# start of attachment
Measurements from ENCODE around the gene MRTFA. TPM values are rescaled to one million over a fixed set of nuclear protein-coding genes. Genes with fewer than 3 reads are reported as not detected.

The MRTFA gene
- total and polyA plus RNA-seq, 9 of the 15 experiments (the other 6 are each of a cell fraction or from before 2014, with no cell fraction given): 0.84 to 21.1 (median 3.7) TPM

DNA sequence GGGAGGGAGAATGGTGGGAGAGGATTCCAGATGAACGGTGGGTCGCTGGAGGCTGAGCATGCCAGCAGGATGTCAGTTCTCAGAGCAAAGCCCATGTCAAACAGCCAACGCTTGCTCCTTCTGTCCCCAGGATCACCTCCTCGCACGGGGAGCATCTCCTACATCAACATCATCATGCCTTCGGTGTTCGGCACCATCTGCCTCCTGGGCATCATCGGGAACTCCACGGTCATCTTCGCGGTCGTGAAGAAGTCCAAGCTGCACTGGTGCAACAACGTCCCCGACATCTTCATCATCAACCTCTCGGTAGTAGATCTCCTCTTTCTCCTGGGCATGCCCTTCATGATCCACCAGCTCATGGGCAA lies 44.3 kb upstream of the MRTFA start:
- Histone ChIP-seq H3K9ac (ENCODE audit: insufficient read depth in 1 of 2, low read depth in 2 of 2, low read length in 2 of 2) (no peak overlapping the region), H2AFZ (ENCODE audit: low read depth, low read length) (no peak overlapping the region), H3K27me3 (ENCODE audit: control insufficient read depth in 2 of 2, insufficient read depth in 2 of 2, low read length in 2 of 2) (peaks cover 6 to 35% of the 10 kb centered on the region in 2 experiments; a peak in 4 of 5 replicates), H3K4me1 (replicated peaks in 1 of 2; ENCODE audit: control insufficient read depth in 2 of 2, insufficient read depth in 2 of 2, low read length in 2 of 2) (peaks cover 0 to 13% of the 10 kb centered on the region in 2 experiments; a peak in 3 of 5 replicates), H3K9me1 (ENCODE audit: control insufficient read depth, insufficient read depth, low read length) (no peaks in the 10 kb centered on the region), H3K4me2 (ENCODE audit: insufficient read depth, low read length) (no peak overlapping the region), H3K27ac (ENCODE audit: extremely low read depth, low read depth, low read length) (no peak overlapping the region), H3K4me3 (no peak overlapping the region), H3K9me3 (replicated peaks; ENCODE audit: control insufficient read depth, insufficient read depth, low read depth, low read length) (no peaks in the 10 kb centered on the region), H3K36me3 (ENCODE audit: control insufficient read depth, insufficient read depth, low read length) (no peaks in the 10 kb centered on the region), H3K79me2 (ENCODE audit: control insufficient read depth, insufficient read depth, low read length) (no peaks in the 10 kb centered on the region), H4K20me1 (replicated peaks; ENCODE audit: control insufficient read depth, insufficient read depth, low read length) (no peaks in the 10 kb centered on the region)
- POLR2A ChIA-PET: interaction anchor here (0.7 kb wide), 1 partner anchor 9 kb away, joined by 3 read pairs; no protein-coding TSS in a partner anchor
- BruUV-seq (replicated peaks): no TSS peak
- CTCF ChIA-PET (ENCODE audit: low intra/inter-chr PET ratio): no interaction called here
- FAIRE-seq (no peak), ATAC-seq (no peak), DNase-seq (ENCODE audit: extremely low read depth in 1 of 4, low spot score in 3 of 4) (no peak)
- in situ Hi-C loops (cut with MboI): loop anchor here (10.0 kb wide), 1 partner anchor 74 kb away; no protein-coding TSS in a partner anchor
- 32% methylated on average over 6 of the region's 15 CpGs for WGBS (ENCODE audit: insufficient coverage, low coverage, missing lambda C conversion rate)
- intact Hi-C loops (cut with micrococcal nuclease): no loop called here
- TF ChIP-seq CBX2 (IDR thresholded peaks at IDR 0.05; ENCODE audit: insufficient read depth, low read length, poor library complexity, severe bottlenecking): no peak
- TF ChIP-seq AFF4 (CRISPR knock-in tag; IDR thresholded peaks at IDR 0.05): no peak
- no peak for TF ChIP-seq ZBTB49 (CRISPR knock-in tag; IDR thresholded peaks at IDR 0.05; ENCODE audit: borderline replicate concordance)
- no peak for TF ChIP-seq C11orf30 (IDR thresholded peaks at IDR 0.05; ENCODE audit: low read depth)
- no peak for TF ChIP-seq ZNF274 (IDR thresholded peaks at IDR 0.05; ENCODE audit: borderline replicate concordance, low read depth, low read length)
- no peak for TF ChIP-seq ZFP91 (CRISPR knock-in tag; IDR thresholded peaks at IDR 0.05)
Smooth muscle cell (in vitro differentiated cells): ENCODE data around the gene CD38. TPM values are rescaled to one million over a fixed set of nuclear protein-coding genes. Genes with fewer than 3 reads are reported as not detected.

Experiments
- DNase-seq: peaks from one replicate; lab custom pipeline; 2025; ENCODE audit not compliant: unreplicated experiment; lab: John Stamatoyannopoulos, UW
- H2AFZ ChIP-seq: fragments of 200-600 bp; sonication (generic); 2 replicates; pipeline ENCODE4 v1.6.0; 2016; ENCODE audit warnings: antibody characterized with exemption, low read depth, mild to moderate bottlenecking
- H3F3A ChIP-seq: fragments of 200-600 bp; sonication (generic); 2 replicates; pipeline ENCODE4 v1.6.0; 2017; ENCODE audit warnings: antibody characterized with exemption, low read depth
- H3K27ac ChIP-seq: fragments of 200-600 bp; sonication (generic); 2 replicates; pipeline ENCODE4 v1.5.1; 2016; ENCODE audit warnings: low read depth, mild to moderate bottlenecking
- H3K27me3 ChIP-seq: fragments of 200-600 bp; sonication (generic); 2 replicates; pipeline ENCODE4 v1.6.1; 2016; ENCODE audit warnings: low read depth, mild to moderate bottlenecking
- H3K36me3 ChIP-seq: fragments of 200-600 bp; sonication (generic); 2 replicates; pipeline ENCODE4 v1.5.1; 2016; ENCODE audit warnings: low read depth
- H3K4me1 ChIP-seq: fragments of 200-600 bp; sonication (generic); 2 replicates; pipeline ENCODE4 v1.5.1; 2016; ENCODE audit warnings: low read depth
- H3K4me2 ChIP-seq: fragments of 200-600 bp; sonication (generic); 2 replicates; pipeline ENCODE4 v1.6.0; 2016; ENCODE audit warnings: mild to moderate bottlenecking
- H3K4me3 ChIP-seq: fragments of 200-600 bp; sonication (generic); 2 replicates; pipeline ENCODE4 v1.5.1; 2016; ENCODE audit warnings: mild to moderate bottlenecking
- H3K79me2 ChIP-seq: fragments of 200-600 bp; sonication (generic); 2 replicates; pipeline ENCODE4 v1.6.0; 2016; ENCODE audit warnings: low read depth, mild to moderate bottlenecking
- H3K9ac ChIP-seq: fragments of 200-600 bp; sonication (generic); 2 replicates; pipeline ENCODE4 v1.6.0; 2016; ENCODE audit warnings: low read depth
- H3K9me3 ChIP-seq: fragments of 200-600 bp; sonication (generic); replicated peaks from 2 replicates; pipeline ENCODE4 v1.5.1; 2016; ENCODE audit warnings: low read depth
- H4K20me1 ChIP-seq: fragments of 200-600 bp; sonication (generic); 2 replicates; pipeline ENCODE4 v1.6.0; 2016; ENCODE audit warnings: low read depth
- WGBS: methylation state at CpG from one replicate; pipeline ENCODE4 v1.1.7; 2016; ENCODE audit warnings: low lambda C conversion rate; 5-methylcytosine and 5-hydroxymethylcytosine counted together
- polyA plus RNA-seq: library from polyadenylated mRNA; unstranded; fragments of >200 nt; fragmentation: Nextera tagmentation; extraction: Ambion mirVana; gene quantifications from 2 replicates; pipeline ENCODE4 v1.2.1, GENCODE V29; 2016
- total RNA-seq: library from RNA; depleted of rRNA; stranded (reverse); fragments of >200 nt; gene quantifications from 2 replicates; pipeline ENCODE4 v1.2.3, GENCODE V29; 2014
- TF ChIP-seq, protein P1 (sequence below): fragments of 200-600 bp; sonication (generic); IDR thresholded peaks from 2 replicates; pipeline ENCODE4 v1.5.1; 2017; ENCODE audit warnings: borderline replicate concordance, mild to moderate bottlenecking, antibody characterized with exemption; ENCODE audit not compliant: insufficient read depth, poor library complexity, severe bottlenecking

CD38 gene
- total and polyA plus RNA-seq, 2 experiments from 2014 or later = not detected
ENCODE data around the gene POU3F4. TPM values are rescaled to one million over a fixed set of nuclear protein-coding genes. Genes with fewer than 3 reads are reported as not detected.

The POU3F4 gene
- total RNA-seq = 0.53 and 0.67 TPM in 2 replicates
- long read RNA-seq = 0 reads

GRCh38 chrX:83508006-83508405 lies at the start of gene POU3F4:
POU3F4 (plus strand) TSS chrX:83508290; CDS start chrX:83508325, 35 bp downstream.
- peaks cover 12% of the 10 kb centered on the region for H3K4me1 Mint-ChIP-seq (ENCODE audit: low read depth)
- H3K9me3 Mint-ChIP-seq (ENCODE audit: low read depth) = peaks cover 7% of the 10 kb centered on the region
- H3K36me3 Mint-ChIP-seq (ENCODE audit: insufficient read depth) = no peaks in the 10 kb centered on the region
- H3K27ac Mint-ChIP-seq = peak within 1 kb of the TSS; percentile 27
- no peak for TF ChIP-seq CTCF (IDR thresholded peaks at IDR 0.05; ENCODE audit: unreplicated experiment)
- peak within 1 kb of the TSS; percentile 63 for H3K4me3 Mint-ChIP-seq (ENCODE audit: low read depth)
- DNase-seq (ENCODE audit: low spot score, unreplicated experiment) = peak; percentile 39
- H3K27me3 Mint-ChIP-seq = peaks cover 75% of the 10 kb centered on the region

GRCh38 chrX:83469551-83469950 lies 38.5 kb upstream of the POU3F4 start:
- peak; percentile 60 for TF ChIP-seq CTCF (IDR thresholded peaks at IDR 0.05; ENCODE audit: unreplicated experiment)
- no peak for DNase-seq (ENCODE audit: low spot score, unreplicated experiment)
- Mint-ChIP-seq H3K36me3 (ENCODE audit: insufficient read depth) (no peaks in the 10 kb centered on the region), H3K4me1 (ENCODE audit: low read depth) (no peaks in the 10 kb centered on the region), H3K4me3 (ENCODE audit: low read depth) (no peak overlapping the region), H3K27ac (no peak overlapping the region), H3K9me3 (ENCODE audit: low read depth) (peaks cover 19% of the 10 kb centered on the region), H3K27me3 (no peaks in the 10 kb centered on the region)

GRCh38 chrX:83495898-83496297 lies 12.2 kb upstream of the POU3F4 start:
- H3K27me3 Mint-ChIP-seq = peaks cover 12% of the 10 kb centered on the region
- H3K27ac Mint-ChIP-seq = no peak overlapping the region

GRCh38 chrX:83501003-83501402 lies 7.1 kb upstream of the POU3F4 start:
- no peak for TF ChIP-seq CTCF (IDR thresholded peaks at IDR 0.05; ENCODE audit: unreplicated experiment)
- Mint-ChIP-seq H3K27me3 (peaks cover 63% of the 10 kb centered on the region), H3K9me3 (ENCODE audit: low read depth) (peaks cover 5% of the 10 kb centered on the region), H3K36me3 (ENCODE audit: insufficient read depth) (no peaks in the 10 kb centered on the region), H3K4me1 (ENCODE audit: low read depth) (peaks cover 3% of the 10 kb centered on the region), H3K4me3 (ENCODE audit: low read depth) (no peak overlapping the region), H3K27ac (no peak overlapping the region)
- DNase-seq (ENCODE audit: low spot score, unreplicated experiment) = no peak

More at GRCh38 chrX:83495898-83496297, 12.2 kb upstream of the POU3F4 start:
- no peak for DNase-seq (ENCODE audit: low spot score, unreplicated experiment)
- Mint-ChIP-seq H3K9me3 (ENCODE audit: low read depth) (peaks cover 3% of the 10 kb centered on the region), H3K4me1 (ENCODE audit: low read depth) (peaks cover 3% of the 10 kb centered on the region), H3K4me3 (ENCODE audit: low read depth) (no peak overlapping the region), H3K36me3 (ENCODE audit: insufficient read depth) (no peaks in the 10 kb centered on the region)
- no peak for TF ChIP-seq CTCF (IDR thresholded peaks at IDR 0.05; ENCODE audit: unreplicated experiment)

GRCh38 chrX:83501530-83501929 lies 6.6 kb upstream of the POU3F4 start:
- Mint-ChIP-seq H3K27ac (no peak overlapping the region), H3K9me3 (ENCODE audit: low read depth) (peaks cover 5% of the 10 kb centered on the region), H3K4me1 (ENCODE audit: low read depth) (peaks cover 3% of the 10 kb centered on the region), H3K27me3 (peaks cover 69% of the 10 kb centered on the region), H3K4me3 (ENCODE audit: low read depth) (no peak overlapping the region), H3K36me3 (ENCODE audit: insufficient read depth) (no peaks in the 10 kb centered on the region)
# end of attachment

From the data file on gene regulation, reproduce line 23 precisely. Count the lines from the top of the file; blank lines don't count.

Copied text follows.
- H3F3A ChIP-seq: fragments of 200-600 bp; sonication (generic); 2 replicates; pipeline ENCODE4 v1.6.0; 2017; ENCODE audit warnings: antibody characterized with exemption, low read depth